Things take a darker turn for “When the Devil’s Driving” by the excellent Ray Cluley. Lucy, a misanthropic teen, likes to spend time alone at a stagnant pond named the Devil’s Basin and is more than a little disgruntled when a younger girl turns up and starts trying to hang out with her. Although starting out harmlessly with the vibe of a disaffected kid, coming-of-age type story, it suddenly brings a brutal clout of pure darkness. It’s a mysterious and strangely malevolent piece with a powerful emotional resonance and another that bothers your conscience long after the event. This is exactly the kind of slow-burning unease that Lynda E. Rucker spoke of in her comment and the kind that Black Static‘s editor Andy Cox is so good at finding.

“Yesterday, I saw Jamie Goodwin burst into flame.”

Best opening line of the issue goes to “A Case Study in Natural Selection” by Eric J Guignard. I love a good speculative, semi-apocalyptic story and this is a fine example. Here, runaway global warming has escalated to the point where not only is water difficult to find but people are “fireballing”: a spectacular form of spontaneous human combustion. We follow a small and generally pleasant community in California through the eyes of Kenny, a regular lad with girls, friendships and the future on his mind. But as most people have migrated north looking for cooler, damper climates, his thoughts turn to survival. A haunting take on a collapsing world, it still manages to be a refreshing and somehow uplifting tale despite the inevitable violence. I loved the ending, which brings the curtain down on the fiction section of this issue with an appropriate flourish.

The “Case Notes” review section by Peter Tennant rounds up the fiction of contributor Ray Cluley, and follows this with a revealing author interview regarding his craft. There’s also thoughtful reviews of the Terror Tales series by Gray Friar Press and a stack of other interesting horror releases. Finally, “Blood Spectrum” by Tony Lee tackles a raft of DVD/Blu Ray releases with his crisp and honest style.

Overall, Black Static has the confident air of a publication that’s found its niche just outside the box, and I love it for that. I read this issue a few weeks ago and the abrasions the stories caused in my head have yet to heal. The sumptuous artwork and slick layout mean it’s always a treat: a magazine for which to put aside a couple of hours, run a bath, have a drink, or whatever’s your down-time garnish. So if you wish to trouble yourself with askew horrors and flawed humanity of all kinds, visit the website here.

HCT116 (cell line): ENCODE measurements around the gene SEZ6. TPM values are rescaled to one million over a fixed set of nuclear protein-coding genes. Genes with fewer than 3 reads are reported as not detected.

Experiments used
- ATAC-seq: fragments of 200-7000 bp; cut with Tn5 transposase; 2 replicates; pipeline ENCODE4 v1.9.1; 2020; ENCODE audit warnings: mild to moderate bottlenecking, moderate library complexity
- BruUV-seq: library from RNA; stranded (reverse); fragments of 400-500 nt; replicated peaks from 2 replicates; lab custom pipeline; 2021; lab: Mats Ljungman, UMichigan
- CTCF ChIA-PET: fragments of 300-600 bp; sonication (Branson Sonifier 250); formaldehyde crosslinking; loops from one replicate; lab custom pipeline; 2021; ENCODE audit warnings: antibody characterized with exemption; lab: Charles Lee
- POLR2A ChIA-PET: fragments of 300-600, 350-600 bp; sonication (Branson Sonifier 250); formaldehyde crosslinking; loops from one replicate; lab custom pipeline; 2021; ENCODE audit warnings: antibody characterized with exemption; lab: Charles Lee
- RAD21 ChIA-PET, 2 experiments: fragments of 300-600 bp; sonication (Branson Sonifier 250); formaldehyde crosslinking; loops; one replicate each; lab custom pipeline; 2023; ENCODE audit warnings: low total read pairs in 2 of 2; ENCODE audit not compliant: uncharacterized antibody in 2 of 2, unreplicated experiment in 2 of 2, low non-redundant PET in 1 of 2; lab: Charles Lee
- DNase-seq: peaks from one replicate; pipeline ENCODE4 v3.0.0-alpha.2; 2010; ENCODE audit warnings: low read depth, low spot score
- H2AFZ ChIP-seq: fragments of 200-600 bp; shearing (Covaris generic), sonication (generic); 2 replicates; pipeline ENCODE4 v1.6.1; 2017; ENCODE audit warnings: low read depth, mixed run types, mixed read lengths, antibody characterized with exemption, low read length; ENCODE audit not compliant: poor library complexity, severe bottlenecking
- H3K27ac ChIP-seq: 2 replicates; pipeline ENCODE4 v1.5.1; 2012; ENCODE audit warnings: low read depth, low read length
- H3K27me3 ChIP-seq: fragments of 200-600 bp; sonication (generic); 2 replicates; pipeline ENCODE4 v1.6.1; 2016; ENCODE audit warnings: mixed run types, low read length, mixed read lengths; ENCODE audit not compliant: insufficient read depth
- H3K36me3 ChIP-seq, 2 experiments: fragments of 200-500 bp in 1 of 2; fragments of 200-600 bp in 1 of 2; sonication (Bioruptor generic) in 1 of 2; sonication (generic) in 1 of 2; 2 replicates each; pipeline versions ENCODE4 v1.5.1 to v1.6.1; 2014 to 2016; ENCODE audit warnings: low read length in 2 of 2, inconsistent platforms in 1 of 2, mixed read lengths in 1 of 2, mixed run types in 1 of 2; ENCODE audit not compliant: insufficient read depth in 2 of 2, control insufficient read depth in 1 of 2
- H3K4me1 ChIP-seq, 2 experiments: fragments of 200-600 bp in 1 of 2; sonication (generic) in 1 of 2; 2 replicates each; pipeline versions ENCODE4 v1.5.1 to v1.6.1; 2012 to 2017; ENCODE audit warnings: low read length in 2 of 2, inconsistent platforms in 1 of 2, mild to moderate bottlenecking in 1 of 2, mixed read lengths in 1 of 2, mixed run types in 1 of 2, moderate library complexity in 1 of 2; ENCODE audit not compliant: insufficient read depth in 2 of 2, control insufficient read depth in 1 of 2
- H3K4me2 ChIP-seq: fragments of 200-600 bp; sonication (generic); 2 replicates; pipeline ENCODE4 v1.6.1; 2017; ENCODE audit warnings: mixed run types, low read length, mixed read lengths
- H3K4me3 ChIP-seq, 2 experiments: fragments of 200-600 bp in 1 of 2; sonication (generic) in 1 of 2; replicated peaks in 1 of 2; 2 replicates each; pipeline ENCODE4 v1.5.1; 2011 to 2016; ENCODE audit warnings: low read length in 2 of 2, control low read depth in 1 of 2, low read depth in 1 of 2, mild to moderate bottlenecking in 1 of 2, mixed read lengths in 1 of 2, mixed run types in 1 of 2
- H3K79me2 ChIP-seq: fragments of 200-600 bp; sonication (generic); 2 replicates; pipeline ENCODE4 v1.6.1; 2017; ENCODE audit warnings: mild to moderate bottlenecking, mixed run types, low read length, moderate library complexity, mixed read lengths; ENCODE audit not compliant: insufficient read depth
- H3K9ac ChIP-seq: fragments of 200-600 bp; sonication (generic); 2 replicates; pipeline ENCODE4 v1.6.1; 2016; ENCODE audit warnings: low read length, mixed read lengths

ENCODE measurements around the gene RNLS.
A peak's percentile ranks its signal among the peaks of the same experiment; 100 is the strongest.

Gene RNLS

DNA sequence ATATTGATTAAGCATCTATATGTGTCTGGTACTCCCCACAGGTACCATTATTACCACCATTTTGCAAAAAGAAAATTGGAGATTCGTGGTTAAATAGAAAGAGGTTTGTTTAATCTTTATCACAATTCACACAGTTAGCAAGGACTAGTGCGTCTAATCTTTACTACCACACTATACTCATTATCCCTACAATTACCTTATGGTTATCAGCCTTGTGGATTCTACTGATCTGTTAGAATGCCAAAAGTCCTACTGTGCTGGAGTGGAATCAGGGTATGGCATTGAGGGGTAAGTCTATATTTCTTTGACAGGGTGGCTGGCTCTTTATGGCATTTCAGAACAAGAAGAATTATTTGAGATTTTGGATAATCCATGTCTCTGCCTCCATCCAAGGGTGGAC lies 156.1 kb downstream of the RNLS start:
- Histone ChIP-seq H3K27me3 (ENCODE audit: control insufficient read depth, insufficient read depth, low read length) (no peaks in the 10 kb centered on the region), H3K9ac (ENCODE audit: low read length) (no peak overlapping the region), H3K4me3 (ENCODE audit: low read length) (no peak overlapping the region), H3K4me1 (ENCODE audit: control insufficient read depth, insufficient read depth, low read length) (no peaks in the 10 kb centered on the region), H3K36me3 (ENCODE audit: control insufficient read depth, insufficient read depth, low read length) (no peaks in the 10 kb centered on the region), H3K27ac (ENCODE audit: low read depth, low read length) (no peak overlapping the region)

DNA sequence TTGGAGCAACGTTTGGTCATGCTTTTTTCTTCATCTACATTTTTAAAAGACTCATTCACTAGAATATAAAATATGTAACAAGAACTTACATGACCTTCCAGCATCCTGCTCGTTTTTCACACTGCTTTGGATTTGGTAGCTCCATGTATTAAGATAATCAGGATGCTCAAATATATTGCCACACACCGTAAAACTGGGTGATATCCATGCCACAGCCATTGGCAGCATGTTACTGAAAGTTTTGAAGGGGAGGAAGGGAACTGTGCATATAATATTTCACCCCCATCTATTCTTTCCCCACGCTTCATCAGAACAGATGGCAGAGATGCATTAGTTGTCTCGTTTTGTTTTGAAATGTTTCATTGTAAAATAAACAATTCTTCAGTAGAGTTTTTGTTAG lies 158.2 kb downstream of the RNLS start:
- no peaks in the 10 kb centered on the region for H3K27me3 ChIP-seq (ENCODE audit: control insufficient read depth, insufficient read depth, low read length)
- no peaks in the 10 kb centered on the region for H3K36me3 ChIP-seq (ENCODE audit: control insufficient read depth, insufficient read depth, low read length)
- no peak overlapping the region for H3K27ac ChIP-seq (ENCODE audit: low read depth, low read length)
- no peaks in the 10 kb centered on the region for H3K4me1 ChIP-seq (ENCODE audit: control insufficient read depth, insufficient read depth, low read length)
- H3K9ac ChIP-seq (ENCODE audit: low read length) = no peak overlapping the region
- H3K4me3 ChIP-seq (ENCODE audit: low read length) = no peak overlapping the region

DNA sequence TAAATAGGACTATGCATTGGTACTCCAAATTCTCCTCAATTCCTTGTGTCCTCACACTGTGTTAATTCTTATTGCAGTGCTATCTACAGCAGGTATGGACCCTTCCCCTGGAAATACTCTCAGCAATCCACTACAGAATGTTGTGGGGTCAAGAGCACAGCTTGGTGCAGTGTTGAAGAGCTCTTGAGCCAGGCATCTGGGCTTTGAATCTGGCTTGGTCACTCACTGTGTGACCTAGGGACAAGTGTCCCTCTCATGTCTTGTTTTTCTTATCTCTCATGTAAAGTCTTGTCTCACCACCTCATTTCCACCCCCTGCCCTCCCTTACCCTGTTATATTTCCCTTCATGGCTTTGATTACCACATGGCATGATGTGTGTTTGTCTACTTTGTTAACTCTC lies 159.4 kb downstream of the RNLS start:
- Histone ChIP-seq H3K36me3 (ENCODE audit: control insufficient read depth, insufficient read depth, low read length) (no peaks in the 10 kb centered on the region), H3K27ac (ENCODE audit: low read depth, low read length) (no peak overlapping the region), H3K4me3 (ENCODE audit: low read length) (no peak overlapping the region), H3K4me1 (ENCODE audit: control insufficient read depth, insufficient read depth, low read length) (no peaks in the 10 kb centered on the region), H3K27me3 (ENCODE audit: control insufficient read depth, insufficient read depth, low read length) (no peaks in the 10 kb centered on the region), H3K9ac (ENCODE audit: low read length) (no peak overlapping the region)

Some magazines are polished. Black Static is brushed with steel.

Review – “The Harm” by Gary McMahon

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The decision to get comfortable with a big mug of tea and no impending commitments before beginning this novella turned out to be only half correct. I was right in suspecting “The Harm: A Polyptych” would be devoured in one sitting. I should, however, have had a mug of neat whisky for the chill that now curls around my insides.

The HarmGary’s latest novella from TTA press is a thought-provoking, gripping tale. The plot revolves around three young men – Tyler, Roarke and Potter – who were horrifically abused as young boys in a disused warehouse on the bank of a canal (a location beautifully rendered for the cover by Ben Baldwin).

It commences with a traditional, narrated introduction to the scenario – similar perhaps to one of Clive Barker’s more whimsical works – which is an unusual and pleasant surprise. But once the story begins, any such fond familarities are swiftly demolished.

We first meet Tyler, a moderately successful family man, on a dismal night out with his colleagues from work. The depiction of bland, urban life is tremendous – in which even a birthday visit to a nightclub is depressing – and it soon begins to curdle into something nasty. Strangers and family begin to treat Tyler with violence, unprovoked, and the scene is set for a classic McMahon spiral into his damaged past.